Michael Totten

Obama Imitates Olmert

Israeli Prime Minister Ehud Olmert has one of the lowest approval ratings in his country’s history thanks to his disastrous prosecution of the July 2006 war in Lebanon against Hezbollah.
Nevertheless, and contrary to Secretary General Hassan Nasrallah’s delusional and arrogant boasts, Hezbollah didn’t win. I toured South Lebanon and the suburbs south of Beirut — Hezbollah’s two major strongholds — after the war. The magnitude of the destruction was stunning. It looked like World War II blew through the place. (Click “here”:http://www.michaeltotten.com/archives/001367.html and “here”:http://www.michaeltotten.com/archives/001359.html to see photos.) Nasrallah survived and replenished his arsensal stocks, but, “as Israeli military historian Michael Oren put it”:http://www.michaeltotten.com/archives/2006/08/inside-hezbollahs-free-fire-zo.php, “If he has enough victories like this one, he’s dead.”
Israel didn’t win, either. None of Israel’s objectives in Lebanon were accomplished.
The best that can be said of that war is that it was a strategic draw with losses on both sides. Hezbollah absorbed the brunt of the damage.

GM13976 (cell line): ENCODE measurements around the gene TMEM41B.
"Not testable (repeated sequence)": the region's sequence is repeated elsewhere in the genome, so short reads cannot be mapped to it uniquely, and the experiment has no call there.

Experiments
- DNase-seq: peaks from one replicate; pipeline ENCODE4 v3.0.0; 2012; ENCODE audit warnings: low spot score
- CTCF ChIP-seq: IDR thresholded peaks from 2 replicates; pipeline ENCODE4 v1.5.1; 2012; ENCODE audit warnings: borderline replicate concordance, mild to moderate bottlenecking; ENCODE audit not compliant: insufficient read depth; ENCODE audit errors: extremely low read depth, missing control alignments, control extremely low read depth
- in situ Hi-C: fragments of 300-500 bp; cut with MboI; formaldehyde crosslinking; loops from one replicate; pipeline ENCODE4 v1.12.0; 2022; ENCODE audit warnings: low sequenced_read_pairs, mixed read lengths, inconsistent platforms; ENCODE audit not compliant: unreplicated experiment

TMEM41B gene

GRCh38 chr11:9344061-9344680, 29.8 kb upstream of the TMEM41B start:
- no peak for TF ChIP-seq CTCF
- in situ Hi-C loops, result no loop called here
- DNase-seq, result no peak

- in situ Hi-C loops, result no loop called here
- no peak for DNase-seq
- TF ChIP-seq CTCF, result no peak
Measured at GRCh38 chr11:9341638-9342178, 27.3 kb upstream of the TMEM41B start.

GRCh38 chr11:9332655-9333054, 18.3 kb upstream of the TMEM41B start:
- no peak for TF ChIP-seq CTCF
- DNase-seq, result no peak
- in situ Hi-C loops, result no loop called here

It should be obvious why Israel didn’t prevail to observers of modern assymetrical warfare and counterinsurgency. Olmert’s plan, such as it was, was doomed to fail from Day One. It may not have been obvious then, but it certainly should be by now.
American General David Petraeus proved counterinsurgency in Arabic countries can work. His surge of troops in Iraq is about a change of tactics more than an increase in numbers, and his tactics so far have surpassed all expectations. The “light footprint” model used during former Secretary of Defense Donald Rumsfeld’s tenure may have seemed like a good idea at the time, but American soldiers and Marines had no chance of defeating insurgents from behind barbed wire garrisons. Only now that the troops have left the relative safety and comfort of their bases and intimately integrated themselves into the Iraqi population are they able to isolate and track down the killers. They do so with help from the locals. They acquired that help because they slowly forged trusting relationships and alliances, and because they protect the civilians from violence.
The Israel Defense Forces did nothing of the sort in Lebanon. Most Lebanese Shias are so hostile to Israel that such a strategy might not work even if David Petraeus himself were in charge of it. Even then it would take years to produce the desired results, just as it has taken several years in Iraq. Israelis have no wish to spend years fighting Hezbollah in Lebanon. International pressure would force them out if they did.
A Petraeus-like strategy wasn’t an option for Olmert. That, however, doesn’t mean we can’t compare the effectiveness of the Olmert and Petraeus strategies.
“Read the rest in Commentary Magazine”:http://www.commentarymagazine.com/blogs/index.php/totten/2502.